At all stages of refeeding, diets or ingredients that are high in fat should be avoided, since fat is the most potent stimulator of CCK secretion. In addition, feeding high fat diets--either commercial or table foods--has been anecdotally associated with pancreatitis. However, what constitutes a restricted fat diet varies considerably. Nutritionists consider a restricted fat diet to be one that contains less than 18% of the energy from fat. Using this recommendation, it is clear that many diets formulated for the management of gastrointestinal disease are not actually low fat diets, and would be inappropriate for the management of pancreatitis.
Enteral versus Parenteral Nutrition
Nil per os therapy can only be instituted for 1-3 days. Patients that have persistent vomiting or severe pancreatitis for longer than 3 days will require nutritional support. There are three modes of nutritional therapy that will minimize pancreatic secretions; partial parenteral nutrition, total parenteral nutrition and jejunostomy tube feeding.
Parenteral nutrition involves the administration of essential nutrients by intravenous infusion. Parenteral nutrition should be used only when enteral feeding is not possible. Parenteral nutrition is complicated, more expensive and is associated with a high risk of infection and villous atrophy of the small intestine, which may increase the risk of bacterial translocation and sepsis. Total parenteral nutrition solutions are very hypertonic (>1500 mOsm/L) and must be administered into a large central vein to minimize the incidence of phlebitis and thrombosis. Partial parenteral solutions are generally formulated with an osmolality less than 600 mOsm/L and hence may be administered into a peripheral vein. However, because of the dilute nature of PPN, the total daily caloric intake can not be achieved. At best PPN solutions deliver only 50% of the daily illness energy requirement.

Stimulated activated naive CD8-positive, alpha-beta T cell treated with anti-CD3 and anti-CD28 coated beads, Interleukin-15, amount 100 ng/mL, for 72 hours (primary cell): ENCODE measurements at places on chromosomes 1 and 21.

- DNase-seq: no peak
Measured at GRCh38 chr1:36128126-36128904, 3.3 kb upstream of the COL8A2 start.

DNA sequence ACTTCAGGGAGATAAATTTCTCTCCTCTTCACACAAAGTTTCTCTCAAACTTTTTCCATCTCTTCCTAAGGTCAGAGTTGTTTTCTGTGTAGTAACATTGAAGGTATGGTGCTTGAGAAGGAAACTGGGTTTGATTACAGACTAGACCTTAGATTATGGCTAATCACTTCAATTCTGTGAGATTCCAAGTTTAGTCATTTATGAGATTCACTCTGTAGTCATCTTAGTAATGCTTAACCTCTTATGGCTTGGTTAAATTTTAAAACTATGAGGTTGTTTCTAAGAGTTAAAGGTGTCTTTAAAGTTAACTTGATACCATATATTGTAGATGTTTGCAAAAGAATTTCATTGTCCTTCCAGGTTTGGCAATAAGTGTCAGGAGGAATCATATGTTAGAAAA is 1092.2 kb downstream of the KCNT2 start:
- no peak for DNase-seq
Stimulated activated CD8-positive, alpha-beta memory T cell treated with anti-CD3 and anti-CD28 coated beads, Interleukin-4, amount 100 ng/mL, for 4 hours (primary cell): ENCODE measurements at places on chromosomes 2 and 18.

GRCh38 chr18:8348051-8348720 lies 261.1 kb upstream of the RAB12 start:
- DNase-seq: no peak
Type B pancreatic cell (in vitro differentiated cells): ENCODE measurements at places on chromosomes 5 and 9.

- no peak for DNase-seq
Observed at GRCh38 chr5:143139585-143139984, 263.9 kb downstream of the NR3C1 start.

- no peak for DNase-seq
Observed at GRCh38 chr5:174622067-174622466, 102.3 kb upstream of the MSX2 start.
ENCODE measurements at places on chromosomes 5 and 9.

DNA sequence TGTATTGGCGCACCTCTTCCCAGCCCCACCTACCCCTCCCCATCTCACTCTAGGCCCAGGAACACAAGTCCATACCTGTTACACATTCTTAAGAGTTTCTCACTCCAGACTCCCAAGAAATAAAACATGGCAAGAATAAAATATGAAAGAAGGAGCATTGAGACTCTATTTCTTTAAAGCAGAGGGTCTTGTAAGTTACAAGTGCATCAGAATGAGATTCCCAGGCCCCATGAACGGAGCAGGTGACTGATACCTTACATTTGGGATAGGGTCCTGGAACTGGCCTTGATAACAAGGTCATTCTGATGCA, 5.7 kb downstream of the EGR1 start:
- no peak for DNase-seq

Parenteral nutrition solutions are generally formulated with 3-6 grams of protein per 100 kcal, with the energy provided by a ratio of fat (intralipid) to dextrose. There is no evidence to date to suggest that high lipid parenteral nutrition solutions are detrimental in the management of canine pancreatitis. In general, fat-soluble vitamins and trace elements do not need to be added if parenteral nutrition is conducted for less than 1-2 weeks. Vitamin K should not be added to the parenteral nutrient solution, but should be administered subcutaneously once weekly.